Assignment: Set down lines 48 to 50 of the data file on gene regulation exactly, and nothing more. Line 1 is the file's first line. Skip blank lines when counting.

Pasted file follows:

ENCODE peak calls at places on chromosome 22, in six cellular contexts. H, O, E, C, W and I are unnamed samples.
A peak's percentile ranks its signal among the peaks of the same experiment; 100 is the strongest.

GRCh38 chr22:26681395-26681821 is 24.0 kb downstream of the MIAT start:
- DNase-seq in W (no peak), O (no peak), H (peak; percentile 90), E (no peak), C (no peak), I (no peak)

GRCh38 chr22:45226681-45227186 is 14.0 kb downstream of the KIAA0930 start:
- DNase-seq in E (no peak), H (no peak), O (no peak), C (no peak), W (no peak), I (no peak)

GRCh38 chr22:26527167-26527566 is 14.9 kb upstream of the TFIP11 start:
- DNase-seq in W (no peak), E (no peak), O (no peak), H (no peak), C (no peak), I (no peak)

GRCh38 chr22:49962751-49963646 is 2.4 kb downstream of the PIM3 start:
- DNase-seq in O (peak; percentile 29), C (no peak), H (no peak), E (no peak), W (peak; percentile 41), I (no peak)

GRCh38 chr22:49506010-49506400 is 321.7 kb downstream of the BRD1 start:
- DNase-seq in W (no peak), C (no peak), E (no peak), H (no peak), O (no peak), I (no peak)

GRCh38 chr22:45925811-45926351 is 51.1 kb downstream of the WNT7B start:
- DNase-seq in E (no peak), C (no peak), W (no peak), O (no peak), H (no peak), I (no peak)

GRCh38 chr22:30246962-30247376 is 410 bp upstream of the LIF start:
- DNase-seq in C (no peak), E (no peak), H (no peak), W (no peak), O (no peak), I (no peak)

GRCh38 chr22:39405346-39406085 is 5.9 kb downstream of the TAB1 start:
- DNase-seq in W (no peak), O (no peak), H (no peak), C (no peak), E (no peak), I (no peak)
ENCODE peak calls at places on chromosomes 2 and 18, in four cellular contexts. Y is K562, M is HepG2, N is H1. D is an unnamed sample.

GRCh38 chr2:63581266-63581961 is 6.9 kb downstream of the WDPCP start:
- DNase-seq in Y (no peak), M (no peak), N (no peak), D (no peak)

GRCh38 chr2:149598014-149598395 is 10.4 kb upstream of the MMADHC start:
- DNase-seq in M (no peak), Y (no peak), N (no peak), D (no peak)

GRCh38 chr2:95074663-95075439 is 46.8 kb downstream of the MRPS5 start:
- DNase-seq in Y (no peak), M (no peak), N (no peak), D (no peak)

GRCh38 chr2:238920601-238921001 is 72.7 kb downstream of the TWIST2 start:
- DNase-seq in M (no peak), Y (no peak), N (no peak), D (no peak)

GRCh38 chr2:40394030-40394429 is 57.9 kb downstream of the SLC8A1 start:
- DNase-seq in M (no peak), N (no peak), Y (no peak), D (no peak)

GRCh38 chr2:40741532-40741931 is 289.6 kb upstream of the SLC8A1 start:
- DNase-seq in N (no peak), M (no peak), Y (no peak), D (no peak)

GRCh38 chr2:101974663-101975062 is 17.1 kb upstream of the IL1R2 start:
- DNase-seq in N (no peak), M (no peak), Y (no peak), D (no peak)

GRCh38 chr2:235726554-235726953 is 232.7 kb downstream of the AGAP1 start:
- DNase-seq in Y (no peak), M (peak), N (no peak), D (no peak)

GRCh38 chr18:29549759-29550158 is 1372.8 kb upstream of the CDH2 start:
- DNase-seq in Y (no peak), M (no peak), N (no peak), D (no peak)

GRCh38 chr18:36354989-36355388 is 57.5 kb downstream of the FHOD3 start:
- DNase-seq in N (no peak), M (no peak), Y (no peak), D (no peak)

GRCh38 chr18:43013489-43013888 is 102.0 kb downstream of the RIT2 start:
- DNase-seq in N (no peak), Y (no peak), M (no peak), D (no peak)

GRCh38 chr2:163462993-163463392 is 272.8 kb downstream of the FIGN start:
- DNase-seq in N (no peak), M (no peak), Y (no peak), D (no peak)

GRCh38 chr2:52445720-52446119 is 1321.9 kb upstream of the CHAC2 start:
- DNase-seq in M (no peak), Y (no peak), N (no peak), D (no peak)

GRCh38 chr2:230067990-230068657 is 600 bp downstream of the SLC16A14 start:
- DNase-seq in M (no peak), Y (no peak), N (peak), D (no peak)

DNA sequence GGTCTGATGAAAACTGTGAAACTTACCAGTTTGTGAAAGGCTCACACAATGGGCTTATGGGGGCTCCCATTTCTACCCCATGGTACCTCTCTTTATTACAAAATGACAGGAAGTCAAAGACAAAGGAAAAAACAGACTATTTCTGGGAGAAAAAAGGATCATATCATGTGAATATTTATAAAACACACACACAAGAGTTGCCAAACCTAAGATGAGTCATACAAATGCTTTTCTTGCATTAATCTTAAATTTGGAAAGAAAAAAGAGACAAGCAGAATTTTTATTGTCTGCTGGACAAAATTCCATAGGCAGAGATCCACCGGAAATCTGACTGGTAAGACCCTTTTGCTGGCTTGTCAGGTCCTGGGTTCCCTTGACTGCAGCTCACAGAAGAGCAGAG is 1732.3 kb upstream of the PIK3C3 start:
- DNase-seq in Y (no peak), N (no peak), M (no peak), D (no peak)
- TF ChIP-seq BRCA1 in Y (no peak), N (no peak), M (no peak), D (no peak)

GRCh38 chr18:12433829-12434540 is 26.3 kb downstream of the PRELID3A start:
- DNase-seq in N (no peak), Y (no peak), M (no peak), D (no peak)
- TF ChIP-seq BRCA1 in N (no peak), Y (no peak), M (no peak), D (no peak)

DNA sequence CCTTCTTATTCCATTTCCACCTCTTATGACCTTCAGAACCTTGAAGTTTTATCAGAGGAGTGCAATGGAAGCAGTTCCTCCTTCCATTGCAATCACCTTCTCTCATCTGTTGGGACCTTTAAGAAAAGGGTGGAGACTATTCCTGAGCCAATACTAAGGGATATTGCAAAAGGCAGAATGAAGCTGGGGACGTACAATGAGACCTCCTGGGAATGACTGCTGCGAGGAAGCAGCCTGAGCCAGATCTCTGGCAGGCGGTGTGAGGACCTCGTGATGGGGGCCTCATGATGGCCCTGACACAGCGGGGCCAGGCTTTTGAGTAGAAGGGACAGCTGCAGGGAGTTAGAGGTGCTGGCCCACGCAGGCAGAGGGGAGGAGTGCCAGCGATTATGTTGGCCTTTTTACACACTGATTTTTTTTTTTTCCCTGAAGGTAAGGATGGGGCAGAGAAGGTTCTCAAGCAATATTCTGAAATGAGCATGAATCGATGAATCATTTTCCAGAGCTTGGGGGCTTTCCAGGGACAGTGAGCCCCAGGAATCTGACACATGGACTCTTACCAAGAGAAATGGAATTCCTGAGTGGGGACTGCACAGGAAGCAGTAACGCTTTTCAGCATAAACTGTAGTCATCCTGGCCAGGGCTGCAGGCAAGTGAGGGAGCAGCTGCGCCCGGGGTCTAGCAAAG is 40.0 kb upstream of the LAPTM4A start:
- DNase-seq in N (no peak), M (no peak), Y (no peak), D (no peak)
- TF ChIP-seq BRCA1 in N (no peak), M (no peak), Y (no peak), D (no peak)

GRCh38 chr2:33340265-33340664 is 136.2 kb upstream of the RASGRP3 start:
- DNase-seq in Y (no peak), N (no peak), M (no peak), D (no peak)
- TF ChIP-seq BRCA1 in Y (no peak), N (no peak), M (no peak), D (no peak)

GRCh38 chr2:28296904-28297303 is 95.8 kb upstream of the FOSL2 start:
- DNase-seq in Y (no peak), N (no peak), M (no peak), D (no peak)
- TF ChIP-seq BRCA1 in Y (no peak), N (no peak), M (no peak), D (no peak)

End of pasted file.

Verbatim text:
DNA sequence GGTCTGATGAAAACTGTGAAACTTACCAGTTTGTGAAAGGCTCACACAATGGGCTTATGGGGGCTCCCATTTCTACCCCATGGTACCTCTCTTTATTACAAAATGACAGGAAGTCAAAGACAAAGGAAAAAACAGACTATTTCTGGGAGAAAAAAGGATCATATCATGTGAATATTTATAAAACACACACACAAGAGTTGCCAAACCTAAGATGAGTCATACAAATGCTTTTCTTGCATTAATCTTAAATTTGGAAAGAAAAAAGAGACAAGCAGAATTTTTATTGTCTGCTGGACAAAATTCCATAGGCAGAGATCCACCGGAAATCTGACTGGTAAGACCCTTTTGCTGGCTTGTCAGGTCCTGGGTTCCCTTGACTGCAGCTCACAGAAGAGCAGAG is 1732.3 kb upstream of the PIK3C3 start:
- DNase-seq in Y (no peak), N (no peak), M (no peak), D (no peak)
- TF ChIP-seq BRCA1 in Y (no peak), N (no peak), M (no peak), D (no peak)